Every day for most of her life as an adult illiterate, Maria Gomes felt cheated by her inability to write up a weekly budget for her growing family's needs, to read the numbers on the money she spent and to count the change she received during her treks to Bissau's central market with part of her husband's $300 annual earnings.
Until independence in 1974, education was an item for the few Africans who had attained middle-class status under Portuguese colonial rule, not for Maria Gomes and 98 percent of the people.
Now independence has brought a demand for education by most of the 700,000 population that far exceeds the government's ability to meet, a phenomenon that parallels the initial school-building explosion that most black African governments experienced on gaining independence two decades ago.
With only 17 university graduates at independence, however, Guinea's efforts to eradicate illiteracy is expected to take years even with the assistance of several hundred volunteer teachers from Portugal and other European nations.
Maria Gomes, for example, attends one of the 30 adult education courses established throughout Guinea by the government two years ago for a modest 1,000 students 18 to 45 years old. The government expects the program to have a trickle-down effect with expanded growth by providing examples of the benefits of literacy to participants' families and neighbors.
"We want our adults to be able to read so they can make educated decisions on their own," said Guinean Minister of Education Mario Cabral. "It is important that they be independent."
Gomes, 35, and 15 other women have faithfully gone for an hour each afternoon to the adult education course taught in a two-room house in her low-income Bissau neighborhood of Reno-Gambiafado in 1979. Theirs is one of two classes taught there by 22-year-old Maria Luisa Tavares, a 10th-grade graduate.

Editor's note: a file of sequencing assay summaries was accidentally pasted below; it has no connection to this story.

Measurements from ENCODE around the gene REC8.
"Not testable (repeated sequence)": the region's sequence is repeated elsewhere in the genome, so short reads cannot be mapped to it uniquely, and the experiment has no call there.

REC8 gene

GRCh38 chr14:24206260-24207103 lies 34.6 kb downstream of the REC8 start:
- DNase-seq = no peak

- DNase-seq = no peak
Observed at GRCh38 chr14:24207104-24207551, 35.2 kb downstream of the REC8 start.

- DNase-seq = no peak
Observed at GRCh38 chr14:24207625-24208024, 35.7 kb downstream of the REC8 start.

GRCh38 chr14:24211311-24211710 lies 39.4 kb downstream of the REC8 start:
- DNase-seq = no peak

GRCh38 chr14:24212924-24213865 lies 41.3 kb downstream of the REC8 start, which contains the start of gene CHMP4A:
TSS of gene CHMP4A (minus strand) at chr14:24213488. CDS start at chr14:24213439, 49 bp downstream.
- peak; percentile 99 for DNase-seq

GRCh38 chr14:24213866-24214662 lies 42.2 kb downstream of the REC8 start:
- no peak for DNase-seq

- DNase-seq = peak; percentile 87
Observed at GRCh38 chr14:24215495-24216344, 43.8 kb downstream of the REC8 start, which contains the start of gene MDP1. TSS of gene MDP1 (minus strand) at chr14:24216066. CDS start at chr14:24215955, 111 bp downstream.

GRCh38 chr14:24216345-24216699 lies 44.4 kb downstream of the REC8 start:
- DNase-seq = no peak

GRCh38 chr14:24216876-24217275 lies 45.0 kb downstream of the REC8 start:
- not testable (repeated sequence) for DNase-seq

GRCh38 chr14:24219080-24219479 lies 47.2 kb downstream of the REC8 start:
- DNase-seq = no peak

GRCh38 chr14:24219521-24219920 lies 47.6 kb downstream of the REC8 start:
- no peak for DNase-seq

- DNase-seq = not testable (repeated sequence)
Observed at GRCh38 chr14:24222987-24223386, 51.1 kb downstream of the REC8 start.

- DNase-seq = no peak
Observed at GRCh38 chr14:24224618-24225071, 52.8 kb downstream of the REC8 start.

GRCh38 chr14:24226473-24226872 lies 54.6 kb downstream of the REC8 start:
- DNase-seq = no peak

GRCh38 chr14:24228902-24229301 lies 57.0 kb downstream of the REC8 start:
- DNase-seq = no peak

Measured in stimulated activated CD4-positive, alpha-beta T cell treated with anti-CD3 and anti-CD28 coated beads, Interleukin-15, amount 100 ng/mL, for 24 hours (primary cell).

"The objective of the school is to teach them more than reading and math," said Taveres, "but also knowledge that will help them in their everyday life, such as hygiene and the importance of a balanced diet." The examples on diet come from their traditional staples, she said, and include lessons on why fresh fish has more vitamins than smoked fish and why a highly nutritious local kale-like vegetable, called baijique, should be eaten as often as possible.
Guinea's moderately leftist government also requires political education as part of the program, said Tavares, who grew up in colonial Guinea as the relatively privileged granddaughter of a Portuguese immigrant and daughter of a civil-servant.
But she and her students "decided to leave that out and use the time for political education to learn math," she said. "We didn't feel it was as important as math."
Gomes agreed. Two years after entering the program, Gomes now is able to "read" money with ease and her educational interests have broadened, she said. She is able to read parts of letters from relatives and sign her name.
Her taxi driver husband, Francisco, has not had time to attend adult educaiton school, but she is hoping that with education and independence the lives of their five children will improve. "Studying has given me greater motivation to learn more and it will be good for my family," Gomes continued. "Today I can organize my house and count how much food we have and know how long it will last. That is the most important change in my life because of the school.